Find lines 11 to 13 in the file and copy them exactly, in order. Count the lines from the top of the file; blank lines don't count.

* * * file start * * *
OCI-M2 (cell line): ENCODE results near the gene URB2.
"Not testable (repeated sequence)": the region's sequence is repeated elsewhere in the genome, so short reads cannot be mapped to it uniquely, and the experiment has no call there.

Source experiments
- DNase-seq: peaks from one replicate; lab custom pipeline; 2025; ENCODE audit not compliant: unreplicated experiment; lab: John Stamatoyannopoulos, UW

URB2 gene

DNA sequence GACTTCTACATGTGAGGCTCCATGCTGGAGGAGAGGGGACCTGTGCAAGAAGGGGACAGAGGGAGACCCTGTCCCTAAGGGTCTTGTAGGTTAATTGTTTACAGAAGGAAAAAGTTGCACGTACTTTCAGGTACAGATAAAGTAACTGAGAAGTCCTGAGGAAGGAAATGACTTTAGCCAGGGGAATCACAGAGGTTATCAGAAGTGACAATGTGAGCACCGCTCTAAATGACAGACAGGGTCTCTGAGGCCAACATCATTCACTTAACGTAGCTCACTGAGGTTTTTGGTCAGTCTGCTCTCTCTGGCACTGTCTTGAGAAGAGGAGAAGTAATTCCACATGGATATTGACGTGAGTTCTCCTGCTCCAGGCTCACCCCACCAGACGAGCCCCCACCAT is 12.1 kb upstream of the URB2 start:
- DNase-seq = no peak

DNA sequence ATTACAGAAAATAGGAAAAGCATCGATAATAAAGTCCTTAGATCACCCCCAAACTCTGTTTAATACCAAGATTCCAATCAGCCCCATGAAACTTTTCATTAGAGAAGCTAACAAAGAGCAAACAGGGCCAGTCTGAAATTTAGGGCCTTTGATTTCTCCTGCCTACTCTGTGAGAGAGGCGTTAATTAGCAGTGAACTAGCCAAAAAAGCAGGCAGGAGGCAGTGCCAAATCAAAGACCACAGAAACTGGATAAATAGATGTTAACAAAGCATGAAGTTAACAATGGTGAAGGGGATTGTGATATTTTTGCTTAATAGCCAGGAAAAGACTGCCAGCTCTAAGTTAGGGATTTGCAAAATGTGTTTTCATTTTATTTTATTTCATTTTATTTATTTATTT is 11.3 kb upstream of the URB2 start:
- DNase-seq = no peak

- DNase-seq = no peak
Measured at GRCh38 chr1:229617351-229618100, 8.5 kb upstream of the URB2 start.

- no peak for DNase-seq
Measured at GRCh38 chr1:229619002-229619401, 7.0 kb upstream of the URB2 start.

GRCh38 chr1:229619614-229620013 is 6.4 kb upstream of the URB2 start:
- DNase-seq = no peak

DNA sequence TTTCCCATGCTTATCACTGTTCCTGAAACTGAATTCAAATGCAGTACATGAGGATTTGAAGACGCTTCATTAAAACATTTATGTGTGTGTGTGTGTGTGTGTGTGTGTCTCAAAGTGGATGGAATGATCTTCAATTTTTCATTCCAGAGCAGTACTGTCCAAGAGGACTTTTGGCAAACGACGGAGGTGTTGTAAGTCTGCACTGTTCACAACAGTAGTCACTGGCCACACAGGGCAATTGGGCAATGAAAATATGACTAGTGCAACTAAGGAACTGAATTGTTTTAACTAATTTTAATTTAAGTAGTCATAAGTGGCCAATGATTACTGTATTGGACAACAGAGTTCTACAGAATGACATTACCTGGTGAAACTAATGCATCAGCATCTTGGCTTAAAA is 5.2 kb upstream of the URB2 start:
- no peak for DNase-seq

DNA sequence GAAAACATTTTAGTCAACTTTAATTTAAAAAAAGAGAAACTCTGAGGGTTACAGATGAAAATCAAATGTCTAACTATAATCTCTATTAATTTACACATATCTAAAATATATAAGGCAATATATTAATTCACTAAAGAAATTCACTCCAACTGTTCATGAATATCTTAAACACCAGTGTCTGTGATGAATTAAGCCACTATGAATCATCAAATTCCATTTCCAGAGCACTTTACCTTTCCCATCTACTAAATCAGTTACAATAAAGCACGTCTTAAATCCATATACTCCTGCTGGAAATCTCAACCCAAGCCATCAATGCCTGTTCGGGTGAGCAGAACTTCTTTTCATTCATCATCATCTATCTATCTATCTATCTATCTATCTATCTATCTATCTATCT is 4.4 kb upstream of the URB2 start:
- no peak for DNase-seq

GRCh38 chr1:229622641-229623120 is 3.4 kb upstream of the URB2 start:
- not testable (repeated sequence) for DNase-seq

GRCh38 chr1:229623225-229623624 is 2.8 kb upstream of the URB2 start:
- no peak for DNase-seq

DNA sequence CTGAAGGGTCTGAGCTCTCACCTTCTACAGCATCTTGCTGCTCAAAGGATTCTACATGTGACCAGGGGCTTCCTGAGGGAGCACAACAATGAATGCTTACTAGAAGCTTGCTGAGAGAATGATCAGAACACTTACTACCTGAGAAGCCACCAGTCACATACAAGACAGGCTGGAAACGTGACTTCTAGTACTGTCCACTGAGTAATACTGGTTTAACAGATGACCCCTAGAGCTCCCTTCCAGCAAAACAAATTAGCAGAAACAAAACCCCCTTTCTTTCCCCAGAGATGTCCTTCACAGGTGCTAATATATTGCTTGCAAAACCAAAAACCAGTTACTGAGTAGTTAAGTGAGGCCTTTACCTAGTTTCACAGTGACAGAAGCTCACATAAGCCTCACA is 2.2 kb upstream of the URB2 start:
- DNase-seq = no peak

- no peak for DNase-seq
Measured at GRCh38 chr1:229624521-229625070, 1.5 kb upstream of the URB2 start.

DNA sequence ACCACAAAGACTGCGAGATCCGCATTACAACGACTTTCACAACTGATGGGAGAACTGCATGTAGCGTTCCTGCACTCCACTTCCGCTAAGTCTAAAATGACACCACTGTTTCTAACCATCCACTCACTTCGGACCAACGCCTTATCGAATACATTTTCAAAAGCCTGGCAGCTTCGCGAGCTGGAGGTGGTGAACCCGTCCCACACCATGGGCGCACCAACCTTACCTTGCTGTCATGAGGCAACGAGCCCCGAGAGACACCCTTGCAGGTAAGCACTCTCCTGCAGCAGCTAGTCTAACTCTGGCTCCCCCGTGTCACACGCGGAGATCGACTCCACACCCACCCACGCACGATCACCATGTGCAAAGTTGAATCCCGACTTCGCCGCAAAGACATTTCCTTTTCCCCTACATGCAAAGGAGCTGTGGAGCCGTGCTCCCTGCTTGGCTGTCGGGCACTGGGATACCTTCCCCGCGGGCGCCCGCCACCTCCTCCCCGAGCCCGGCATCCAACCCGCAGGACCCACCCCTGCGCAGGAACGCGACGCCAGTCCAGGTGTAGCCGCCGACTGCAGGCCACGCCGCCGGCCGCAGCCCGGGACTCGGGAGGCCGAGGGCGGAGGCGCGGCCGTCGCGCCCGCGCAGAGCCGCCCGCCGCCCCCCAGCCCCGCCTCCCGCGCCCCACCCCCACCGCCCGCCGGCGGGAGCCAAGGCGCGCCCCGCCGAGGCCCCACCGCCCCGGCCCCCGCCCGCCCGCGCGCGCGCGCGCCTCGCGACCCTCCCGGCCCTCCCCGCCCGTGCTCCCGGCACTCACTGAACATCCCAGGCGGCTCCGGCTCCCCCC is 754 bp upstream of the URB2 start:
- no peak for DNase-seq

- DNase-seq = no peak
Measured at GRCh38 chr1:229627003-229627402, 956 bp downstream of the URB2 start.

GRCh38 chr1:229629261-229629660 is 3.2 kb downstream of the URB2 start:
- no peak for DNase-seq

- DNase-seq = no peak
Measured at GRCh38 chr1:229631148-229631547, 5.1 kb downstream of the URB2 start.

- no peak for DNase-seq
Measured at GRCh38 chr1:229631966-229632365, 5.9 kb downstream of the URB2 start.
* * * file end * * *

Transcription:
Measured at GRCh38 chr1:229617351-229618100, 8.5 kb upstream of the URB2 start.

- no peak for DNase-seq
Measured at GRCh38 chr1:229619002-229619401, 7.0 kb upstream of the URB2 start.